The Ohio County, Virginia, Court records contain a number of references to George and William Sparks. (These records were published in the Annals of the Carnegie Museum, Vols. 1-3, Pittsburgh, 1902-05; Inez R. Waldenmaier prepared an index in 1957.) In 1780, for example, a reference was made to a lawsuit involving a man named Miller vs. George Sparks and his wife, Mary. Unfortunately, the record does not reveal the nature of the suit. On June 2, 1777, durIng a meeting of the Ohio County Court, William Sparks took the oath of office as Ensign of the Militia--his Colonel was named David Shepherd. At a meeting of the court held October 4, 1779, William Sparks was ordered along with Samuel Teter, Joseph Worley and John Fergusson to 'view the nearest and best way for a road from John Boggs Mill to Alexander Wells, on Cross Creek, and make report to next Court.' All of these persons named lived in what is now Independence Township, Washington County, Pennsylvania. On November 1, 1779, William Sparks was called to serve on a grand jury in Ohio County, and on March 7, 1780, be was ordered, along with John Doldridge, Arthur McConnel, John Huff, and Thomas Uri to settle a dispute between John Carpenter and James Kerr. The latter lived on a farm adjoining that of William Sparks.
The most intriguing reference to William Sparks among these Virginia Court records is that dated March 3, 1777, when it was recorded that Henry Nelson 'came into Court and complains that William Sparks had in an illegal manner taken away his child and unjustly detains the same without his consent.' William Sparks was then summoned to appear at the next Court to answer this complaint, which he did on April 8, 1777, when it was recorded: 'William Sparks appeared before this court, and having not had an opportunity of convening his evidence ordered that it lay over unto the next Court & that the child continue in the care of William Sparks until that time.' There is no further record of this dispute, so perhaps it was settled out of court, There can be little doubt, however, that this Henry Nelson was the same Henry Nelson who, on February 9, 1773, had been allowed 45 pounds by the Orphans Court of Bedford County, Pennsylvania (which then had jurisdiction under Pennsylvania law over that area which became Washington County), for 'cloathing, educating & maintaining the following children of Charles Sparks, deoed.:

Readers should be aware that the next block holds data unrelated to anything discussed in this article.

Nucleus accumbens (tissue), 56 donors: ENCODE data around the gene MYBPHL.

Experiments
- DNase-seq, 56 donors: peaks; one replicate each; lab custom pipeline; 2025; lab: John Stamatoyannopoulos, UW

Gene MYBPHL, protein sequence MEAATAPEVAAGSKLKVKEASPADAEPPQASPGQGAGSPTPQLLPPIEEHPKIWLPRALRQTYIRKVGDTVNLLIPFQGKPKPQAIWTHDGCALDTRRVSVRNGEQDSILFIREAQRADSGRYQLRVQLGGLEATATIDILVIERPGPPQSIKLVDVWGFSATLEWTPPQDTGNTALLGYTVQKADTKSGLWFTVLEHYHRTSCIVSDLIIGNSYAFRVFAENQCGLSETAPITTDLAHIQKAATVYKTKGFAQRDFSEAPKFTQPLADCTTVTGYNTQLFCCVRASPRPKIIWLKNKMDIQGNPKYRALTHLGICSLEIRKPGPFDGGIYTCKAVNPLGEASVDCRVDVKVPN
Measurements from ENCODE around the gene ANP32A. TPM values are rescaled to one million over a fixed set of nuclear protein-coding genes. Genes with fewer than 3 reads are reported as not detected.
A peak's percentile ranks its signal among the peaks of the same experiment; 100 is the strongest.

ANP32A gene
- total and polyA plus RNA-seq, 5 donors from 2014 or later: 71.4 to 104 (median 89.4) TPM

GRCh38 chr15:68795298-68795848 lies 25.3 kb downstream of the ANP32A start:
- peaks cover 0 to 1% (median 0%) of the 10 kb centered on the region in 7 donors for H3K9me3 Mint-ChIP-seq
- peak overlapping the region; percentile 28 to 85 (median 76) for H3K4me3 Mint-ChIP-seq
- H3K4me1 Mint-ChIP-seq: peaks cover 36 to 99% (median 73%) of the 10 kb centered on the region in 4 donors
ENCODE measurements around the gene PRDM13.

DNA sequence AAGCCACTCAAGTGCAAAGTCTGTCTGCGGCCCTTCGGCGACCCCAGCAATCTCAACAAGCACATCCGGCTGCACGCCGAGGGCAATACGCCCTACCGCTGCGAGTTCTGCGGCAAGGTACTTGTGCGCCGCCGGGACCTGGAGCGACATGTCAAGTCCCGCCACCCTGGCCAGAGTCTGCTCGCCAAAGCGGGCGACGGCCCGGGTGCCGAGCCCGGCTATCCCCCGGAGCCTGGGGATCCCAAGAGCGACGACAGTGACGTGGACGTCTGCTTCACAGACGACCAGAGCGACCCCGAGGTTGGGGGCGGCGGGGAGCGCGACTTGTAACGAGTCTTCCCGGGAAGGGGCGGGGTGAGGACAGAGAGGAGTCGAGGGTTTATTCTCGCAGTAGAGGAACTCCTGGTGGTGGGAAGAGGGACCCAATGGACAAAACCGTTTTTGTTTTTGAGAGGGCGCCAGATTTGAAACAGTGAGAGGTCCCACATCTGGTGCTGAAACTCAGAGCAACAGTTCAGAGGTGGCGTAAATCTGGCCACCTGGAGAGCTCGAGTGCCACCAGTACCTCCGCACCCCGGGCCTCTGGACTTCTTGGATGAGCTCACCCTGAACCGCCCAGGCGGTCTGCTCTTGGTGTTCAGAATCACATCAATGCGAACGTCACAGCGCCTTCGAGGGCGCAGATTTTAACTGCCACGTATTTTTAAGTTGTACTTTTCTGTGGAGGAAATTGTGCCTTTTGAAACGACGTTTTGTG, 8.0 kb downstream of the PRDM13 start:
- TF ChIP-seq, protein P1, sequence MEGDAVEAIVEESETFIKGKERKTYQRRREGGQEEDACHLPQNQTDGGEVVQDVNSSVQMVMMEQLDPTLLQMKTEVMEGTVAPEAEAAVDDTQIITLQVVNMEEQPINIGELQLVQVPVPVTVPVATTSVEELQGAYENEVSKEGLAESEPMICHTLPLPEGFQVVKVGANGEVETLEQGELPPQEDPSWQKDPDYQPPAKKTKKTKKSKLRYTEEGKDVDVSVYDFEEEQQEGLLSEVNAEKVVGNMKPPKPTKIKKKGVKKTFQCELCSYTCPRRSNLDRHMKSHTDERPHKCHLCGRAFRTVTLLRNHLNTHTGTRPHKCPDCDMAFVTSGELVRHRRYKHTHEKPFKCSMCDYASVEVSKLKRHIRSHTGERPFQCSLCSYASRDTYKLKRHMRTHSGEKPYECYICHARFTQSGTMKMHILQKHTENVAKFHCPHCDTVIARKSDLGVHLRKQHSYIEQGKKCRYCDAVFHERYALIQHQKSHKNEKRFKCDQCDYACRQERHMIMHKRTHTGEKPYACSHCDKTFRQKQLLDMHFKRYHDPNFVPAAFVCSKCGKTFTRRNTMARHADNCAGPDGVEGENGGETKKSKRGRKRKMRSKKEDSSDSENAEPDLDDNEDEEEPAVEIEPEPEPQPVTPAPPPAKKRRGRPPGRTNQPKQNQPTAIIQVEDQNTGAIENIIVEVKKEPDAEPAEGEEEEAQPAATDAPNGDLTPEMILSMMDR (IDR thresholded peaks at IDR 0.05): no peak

|For Absolom Sparks for 1 year at £3 per annum||£ 3-0-0|
|For Phebe Sparks for 3 years at £6 per annum & one quarter schooling||£18-5-0|
|For Charles Sparks for 3 years at £8 per annum||£24-0-0|
Only two other records have been found pertaining to this 59. Charles Sparks, father of 59.1 Absolom Sparks, 59.2 Phebe Sparks, and 59.3 Charles Sparks, Jr. One is a Bedford County Court record dated July 22, 1771, granting letters of administration on the estate of Charles Sparks to Robert Moore. Then, in 1773, Robert Moore was taxed, as administrator of the estate of Charles Sparks consisting of 100 acres of land in Providence Township, Bedford County. (Pennsylvania Archives, 3rd Series, Vol. 22, p. 261). Charles Sparks must have been related to William and George Sparks, and it may be significant that a Robert Moore was administrator of Charles Sparks's estate while William Sparks had married Martha Moore. (A Robert Moore received a Virginia certificate in 1780 to a tract of land in what is now Robinson Township, Washington County, Pennsylvania.) The child whom Henry Nelson accused William Sparks of taking from him may have been one of these children of Charles Sparks. Both Charles Sparks, Jr., and Absolom Sparks, sons of Charles Sparks, served in the Revolution. Charles, Jr., served as a Ranger on the Frontier between 1778 and 1783 (Pennsylvania Archives, 3rd Series, Vol. 23, pp. 214 and 218.) Absolom Sparks was a member of Capt. William Scott's company in the 4th Battalion of Washington County Militia and later in Lt. Earned's company. (Pennsylvania Archives, 6th Series, Vol. 2, pp. 158-59 and 242.)
Washington County, Pennsylvania, was created in 1781, having been carved out of Westmoreland County. The first tax list for the new county has been preserved; it is dated 1781 and was published in the Pennsylvania Archives, 3rd Series, Vol. 22. Both William and George Sparks were taxed in Hopewell Township; William's taxable property consisted of 340 acres of land, 2 horses, 4 cattle, and 8 sheep; while George's consisted of 400 acres, 2 horses, 4 cattle, and 8 sheep. (When Independence Township was cut off from Hopewell Township in 1856, the dividing line separated the land once belonging to George and William Sparks, so that today William's tract is in Independence Township while George's is still in Hopewell Township. For a map showing how Virginia's county divisions compare with Pennsylvania's see the cover of the SPARKS Quarterly for September , 1954 (page 39).